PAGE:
We report near-infrared (primarily H band) adaptive optics (AO) imaging with the Gemini-N and Subaru Telescopes, of a representative sample of 32 nearby (z < 0.3) QSOs selected from the Palomar-Green (PG) Bright Quasar Survey (BQS), in order to investigate the properties of the host galaxies. Two-dimensional modeling and visual inspection of the images shows that ∼36% of the hosts are ellipticals, ∼39% contain a prominent disk component, and ∼25% are of undetermined type. Thirty percent show obvious signs of disturbance. The mean MH(host) = -24.82 (2.1L H*), with a range -23.5 to -26.5 (∼0.63Z, H*, to 10L H*). At <L H*, all hosts have a dominant disk component, while at >2L H* most are ellipticals. "Disturbed" hosts are found at all M H(host), while "strongly disturbed" hosts appear to favor the more luminous hosts. Hosts with prominent disks have less luminous QSOs, while the most luminous QSOs are almost exclusively in ellipticals or in mergers (which presumably shortly will be ellipticals). At z < 0.13, where our sample is complete at B band, we find no clear correlation between M B(QSO) and M H(host). However, at z > 0.15, the more luminous QSOs (M B < -24.7), and four of five of the radio-loud QSOs, have the most luminous H-band hosts (>7L H*) , most of which are ellipticals. Finally, we find a strong correlation between the "infrared excess," L IR/L BB, of QSOs with host type and degree of disturbance. Disturbed and strongly disturbed hosts and hosts with dominant disks have L IR/L BB twice that of nondisturbed and elliptical hosts, respectively. QSOs with disturbed and strongly disturbed hosts are also found to have morphologies and mid/far-infrared colors that are similar to what is found for "warm" ultraluminous infrared galaxies, providing further evidence for a possible evolutionary connection between both classes of objects.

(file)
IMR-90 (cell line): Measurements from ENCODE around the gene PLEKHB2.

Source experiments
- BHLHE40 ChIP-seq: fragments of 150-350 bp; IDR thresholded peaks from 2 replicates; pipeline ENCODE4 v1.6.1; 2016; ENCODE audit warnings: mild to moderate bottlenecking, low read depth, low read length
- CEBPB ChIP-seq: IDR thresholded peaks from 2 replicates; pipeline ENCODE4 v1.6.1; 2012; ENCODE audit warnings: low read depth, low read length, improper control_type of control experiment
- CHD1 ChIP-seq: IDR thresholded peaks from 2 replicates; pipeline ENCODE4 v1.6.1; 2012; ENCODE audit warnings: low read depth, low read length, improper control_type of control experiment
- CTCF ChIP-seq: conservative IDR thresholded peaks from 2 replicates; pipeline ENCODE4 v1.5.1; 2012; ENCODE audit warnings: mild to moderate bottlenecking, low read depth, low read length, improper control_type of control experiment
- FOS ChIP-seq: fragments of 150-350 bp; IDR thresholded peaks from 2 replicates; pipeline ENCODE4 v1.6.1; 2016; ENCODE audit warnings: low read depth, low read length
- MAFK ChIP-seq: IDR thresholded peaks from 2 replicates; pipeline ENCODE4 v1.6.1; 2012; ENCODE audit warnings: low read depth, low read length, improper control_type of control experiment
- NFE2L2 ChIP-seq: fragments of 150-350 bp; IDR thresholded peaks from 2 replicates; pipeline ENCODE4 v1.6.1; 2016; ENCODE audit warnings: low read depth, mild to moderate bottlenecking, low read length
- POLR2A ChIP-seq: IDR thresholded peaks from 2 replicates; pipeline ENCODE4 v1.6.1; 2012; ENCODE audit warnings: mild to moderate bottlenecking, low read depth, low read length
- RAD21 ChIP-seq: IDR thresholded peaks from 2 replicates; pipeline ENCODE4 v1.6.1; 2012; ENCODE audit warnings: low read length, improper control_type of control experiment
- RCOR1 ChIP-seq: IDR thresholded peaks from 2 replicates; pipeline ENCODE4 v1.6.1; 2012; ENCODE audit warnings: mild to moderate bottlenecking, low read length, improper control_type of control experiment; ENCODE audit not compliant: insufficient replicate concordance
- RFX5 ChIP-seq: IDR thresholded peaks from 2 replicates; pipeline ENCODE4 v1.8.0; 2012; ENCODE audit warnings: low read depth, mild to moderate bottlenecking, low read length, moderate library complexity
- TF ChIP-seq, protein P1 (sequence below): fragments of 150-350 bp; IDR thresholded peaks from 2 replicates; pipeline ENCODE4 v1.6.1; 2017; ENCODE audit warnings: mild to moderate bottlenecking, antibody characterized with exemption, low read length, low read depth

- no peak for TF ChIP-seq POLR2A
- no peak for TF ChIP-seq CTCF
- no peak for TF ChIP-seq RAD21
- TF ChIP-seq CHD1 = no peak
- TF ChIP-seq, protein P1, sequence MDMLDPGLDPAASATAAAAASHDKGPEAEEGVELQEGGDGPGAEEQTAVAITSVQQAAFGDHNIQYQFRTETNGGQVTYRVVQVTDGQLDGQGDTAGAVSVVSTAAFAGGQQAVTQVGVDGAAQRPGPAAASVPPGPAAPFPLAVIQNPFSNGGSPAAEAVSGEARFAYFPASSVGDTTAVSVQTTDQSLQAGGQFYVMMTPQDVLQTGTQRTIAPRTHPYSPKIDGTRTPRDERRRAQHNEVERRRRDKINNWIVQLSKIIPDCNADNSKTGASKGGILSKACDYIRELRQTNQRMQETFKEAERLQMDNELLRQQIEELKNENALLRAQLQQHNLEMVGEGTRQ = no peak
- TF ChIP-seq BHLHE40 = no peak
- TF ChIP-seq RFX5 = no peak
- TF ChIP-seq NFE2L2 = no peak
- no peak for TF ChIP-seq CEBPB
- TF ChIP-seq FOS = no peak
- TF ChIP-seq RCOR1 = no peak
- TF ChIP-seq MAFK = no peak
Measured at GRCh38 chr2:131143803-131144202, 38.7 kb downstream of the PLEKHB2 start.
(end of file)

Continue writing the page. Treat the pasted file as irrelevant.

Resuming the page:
- Instrumentation: adaptive optics
- Quasars: general
ASJC Scopus subject areas
- Astronomy and Astrophysics
- Space and Planetary Science